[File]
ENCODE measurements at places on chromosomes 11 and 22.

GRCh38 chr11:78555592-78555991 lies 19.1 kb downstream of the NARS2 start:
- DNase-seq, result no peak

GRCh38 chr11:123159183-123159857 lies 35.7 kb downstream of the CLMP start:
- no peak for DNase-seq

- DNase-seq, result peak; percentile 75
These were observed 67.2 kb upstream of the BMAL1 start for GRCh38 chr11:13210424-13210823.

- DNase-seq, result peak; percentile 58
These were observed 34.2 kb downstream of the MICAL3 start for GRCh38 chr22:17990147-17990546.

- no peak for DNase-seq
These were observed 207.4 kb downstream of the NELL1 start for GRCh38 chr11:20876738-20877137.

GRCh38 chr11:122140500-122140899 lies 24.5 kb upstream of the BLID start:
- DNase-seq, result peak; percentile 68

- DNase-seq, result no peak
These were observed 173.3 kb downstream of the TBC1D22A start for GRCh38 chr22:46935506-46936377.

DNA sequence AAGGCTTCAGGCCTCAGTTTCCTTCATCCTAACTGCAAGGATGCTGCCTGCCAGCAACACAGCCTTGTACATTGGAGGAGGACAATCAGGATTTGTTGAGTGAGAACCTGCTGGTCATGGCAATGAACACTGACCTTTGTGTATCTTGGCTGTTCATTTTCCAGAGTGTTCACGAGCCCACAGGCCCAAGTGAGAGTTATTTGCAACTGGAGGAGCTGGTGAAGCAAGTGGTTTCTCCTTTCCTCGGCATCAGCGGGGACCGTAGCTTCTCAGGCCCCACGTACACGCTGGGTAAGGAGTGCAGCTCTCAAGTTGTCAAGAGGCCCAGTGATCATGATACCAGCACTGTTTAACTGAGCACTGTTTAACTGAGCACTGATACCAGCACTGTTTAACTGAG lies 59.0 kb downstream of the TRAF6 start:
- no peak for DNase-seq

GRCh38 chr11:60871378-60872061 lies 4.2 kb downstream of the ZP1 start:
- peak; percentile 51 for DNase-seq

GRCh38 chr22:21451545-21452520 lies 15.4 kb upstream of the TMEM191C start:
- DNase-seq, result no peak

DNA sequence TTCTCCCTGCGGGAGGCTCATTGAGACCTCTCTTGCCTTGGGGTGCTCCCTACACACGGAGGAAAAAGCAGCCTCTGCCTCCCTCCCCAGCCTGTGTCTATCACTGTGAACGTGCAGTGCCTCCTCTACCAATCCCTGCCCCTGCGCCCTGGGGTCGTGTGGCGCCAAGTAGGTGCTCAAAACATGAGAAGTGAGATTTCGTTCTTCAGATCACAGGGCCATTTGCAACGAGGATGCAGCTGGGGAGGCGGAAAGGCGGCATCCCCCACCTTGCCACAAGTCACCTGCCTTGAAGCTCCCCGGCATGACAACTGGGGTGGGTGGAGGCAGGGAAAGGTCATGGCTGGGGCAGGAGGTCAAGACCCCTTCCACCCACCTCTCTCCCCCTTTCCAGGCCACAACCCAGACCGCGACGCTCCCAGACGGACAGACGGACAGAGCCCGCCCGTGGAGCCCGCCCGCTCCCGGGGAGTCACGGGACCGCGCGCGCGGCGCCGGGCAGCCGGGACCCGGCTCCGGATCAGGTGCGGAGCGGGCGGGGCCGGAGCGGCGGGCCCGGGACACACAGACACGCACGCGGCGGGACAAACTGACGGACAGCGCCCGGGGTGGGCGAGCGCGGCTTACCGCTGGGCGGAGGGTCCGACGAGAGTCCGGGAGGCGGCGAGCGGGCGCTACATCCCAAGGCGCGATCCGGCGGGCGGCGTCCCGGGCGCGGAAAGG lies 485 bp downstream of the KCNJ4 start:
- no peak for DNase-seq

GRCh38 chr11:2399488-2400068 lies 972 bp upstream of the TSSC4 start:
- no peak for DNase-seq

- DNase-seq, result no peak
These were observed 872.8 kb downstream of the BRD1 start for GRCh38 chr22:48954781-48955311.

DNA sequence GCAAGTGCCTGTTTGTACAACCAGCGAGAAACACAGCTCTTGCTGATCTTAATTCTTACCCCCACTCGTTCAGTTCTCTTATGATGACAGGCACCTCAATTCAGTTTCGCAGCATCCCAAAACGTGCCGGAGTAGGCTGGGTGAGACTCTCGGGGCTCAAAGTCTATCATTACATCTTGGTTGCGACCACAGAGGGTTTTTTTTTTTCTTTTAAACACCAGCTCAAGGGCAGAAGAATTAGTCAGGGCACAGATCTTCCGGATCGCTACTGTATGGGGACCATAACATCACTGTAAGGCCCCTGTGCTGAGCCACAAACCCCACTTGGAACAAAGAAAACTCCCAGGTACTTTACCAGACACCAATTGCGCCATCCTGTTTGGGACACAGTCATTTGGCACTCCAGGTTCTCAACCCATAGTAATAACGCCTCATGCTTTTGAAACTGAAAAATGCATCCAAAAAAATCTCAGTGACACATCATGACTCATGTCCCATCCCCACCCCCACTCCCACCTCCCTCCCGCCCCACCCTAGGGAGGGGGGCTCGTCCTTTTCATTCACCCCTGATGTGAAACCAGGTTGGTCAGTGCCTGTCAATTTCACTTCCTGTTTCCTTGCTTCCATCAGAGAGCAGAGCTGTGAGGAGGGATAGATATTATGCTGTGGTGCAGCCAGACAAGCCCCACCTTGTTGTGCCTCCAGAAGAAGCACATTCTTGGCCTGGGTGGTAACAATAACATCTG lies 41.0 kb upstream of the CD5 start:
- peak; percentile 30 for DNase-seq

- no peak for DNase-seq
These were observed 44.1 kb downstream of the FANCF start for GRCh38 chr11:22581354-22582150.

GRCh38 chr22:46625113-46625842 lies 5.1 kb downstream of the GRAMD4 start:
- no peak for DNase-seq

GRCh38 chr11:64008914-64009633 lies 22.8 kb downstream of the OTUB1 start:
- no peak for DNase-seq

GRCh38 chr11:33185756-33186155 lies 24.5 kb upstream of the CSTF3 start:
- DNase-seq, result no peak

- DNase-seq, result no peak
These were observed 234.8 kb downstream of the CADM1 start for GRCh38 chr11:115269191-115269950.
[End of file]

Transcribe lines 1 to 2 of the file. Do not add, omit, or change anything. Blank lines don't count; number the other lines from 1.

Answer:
ENCODE measurements at places on chromosomes 11 and 22.

GRCh38 chr11:78555592-78555991 lies 19.1 kb downstream of the NARS2 start: